“The Commonwealth is facing a statewide housing shortage that can only be addressed locally. We need more diverse housing, affordable housing, and homes near amenities and services. This is an ambitious undertaking, but the MBTA Communities law will help localities remove significant regulatory barriers to housing development. There’s enough flexibility in the guidelines and technical assistance available for municipalities to draft compliant zoning that also enhances neighborhoods. MAPC is eager to work with communities to expand housing access and opportunity throughout the region, and appreciates the State’s leadership and support on this effort,” said Karina Oliver-Milchman, Chief of Housing and Neighborhood Development at the Metropolitan Area Planning Council (MAPC).
“Massachusetts is experiencing a housing crisis and we need everyone, and every municipality, to do their part in increasing the number of homes that are available and affordable to the residents of our Commonwealth so that we can have healthy and thriving communities. We know that many communities are grappling with the challenges of addressing the vast need for additional housing, including affordable housing, and we are glad that Attorney General Campbell is willing to step up and support those communities that are doing their part, and can hold accountable those who are not,” said Kristina St. Cyr, Director of Policy and Civic Engagement at the MA Association of Community Development Corporations.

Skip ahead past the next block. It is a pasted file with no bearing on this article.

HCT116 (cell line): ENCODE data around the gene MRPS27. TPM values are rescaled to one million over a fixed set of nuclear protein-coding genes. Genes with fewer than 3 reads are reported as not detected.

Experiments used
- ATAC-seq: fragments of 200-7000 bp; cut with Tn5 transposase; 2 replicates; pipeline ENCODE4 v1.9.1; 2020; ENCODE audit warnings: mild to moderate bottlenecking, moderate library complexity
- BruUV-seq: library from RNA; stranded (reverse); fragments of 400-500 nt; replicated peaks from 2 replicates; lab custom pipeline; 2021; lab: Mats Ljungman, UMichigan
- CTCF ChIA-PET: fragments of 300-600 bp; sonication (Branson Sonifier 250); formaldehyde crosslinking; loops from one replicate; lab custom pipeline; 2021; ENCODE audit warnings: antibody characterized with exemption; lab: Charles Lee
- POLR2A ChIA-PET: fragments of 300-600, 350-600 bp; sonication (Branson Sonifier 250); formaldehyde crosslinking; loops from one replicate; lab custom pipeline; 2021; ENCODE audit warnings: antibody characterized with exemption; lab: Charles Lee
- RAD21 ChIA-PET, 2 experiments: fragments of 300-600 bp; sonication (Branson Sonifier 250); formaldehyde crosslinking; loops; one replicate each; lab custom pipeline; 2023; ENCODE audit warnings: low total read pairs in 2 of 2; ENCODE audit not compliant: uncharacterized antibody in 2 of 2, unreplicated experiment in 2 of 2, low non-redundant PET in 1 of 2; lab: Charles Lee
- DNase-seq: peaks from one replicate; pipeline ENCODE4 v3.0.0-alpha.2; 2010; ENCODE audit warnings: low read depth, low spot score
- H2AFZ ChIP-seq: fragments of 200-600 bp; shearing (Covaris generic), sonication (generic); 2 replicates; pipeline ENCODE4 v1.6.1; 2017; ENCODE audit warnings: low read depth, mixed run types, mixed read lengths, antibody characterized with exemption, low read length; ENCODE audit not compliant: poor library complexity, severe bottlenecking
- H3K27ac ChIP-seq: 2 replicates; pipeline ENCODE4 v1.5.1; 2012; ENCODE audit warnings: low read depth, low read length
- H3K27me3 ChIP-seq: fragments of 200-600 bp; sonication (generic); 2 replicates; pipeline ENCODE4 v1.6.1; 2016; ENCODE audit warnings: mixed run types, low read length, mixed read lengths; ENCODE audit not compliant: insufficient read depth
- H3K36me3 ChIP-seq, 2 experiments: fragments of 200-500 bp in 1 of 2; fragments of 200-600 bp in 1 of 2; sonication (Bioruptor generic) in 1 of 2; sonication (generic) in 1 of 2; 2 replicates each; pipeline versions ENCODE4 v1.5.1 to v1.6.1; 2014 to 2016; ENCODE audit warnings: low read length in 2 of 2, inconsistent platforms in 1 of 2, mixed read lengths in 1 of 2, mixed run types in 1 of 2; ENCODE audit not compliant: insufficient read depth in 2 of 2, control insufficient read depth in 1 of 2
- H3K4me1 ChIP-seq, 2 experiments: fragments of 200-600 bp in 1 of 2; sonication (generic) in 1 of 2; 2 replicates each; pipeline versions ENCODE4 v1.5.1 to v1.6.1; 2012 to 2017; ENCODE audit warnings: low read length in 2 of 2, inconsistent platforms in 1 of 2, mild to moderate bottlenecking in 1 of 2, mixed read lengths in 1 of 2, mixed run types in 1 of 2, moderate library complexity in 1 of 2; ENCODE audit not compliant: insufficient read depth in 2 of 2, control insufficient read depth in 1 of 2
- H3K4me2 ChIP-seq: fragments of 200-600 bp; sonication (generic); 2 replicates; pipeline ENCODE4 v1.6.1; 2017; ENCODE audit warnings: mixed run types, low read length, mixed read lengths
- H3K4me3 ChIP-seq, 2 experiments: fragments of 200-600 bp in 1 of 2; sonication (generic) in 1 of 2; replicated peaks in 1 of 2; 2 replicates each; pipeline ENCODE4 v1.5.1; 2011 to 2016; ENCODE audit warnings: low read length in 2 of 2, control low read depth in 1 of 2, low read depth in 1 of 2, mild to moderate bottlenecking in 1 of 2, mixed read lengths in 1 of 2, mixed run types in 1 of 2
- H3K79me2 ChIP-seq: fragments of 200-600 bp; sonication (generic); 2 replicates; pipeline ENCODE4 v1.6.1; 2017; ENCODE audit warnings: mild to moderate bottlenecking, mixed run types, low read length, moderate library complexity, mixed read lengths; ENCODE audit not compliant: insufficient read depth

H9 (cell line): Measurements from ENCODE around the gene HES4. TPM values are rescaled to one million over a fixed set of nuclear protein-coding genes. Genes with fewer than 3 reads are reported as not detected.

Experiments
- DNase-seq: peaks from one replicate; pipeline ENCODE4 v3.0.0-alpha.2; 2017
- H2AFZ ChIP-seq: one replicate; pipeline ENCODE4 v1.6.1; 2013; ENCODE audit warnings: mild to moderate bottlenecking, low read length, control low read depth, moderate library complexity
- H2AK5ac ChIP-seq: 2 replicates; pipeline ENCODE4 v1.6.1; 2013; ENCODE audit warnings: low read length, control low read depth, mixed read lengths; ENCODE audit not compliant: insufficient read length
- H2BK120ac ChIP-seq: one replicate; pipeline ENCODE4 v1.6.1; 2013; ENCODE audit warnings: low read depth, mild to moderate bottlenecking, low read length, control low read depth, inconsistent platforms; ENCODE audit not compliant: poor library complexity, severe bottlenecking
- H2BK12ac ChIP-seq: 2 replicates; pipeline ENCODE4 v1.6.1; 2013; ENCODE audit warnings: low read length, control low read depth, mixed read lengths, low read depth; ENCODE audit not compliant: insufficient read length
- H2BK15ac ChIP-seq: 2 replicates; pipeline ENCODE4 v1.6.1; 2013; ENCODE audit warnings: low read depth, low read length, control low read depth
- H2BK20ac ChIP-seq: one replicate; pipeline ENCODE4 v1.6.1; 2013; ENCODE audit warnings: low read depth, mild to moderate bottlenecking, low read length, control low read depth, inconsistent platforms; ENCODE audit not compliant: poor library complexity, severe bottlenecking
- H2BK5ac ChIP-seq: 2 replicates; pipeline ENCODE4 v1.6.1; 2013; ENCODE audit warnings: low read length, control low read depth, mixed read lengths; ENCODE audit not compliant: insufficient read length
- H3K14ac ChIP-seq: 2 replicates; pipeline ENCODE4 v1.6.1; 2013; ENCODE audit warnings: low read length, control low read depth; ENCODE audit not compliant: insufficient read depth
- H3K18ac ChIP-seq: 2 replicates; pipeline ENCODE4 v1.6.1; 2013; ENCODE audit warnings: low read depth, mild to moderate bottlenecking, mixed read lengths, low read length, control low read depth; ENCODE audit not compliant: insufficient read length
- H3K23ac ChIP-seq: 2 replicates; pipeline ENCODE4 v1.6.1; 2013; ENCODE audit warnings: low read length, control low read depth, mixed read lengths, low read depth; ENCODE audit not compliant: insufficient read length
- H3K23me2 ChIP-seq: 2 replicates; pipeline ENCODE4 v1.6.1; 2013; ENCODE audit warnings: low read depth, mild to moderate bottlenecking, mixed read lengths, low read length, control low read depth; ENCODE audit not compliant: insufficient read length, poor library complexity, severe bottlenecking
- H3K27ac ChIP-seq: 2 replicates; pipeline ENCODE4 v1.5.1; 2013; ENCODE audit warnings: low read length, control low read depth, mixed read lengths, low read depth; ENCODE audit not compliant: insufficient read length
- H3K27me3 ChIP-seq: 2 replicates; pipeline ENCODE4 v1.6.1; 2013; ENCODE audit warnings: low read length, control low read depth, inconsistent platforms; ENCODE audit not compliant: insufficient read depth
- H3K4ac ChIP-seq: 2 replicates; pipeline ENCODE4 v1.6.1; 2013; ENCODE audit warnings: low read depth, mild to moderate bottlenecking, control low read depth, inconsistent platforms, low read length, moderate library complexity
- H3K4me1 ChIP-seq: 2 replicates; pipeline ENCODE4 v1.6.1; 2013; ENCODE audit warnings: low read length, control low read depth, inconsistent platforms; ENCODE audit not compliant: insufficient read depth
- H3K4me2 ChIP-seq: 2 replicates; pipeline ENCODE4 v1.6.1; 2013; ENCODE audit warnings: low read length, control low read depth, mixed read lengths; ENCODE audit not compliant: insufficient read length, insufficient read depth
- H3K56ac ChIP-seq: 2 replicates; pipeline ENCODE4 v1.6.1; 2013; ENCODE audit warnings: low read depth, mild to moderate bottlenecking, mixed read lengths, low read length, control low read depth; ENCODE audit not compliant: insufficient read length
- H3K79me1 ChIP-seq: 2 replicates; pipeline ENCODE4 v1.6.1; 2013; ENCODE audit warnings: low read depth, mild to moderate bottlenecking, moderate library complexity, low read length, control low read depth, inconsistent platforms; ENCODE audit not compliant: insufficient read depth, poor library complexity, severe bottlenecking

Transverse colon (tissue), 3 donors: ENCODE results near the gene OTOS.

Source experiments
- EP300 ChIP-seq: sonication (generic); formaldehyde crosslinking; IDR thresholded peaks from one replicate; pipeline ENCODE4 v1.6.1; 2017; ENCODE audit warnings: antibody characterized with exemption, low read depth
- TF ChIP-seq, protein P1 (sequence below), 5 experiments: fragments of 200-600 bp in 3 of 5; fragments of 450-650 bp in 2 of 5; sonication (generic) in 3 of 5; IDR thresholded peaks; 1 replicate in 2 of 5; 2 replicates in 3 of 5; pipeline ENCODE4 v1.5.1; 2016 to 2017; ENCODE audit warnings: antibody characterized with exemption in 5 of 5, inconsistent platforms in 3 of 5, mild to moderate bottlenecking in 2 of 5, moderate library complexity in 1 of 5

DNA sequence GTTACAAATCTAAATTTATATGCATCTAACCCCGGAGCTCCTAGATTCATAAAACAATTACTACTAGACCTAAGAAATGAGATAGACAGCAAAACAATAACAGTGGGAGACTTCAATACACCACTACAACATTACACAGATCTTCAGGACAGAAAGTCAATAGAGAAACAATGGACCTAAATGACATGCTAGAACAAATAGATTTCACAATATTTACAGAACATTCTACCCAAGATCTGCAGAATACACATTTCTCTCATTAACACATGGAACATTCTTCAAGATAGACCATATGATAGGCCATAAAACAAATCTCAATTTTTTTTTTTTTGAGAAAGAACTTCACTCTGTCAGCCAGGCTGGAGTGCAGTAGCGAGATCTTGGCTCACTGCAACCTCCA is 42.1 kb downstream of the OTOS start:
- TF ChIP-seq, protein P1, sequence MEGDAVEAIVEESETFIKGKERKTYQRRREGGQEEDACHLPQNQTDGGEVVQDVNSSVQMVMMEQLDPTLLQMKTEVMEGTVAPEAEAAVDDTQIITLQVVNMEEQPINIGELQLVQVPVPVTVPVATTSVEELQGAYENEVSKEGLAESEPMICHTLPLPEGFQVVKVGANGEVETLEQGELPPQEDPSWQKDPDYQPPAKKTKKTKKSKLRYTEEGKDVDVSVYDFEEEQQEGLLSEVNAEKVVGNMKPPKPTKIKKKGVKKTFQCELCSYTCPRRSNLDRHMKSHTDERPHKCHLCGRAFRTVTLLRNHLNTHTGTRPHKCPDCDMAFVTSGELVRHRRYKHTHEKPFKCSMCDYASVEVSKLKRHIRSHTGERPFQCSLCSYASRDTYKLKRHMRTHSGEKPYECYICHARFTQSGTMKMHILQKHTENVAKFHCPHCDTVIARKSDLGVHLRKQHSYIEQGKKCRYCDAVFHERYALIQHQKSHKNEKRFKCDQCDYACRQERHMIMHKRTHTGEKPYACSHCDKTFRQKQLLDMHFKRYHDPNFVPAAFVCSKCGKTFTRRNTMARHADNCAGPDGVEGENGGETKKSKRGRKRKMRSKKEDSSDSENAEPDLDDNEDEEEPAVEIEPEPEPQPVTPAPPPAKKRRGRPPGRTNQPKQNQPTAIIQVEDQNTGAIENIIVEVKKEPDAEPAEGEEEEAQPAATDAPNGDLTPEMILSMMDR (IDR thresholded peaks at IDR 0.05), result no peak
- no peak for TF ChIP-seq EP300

“The Alliance for Business Leadership recognizes that the Commonwealth’s economic success depends on access to affordable housing, and that we all must work together to address the current housing crisis. We thank Attorney General Campbell for her leadership in clarifying MBTA communities’ obligation to do their part to remove barriers to desperately needed housing development. Business leaders stand ready to work with the Attorney General and our local communities to ensure sustainable growth and opportunity for everyone in Massachusetts.,” said JC Morales, Board Chair at the Alliance for Business Leadership and Founder & Managing Partner at Surfside Capital Advisors.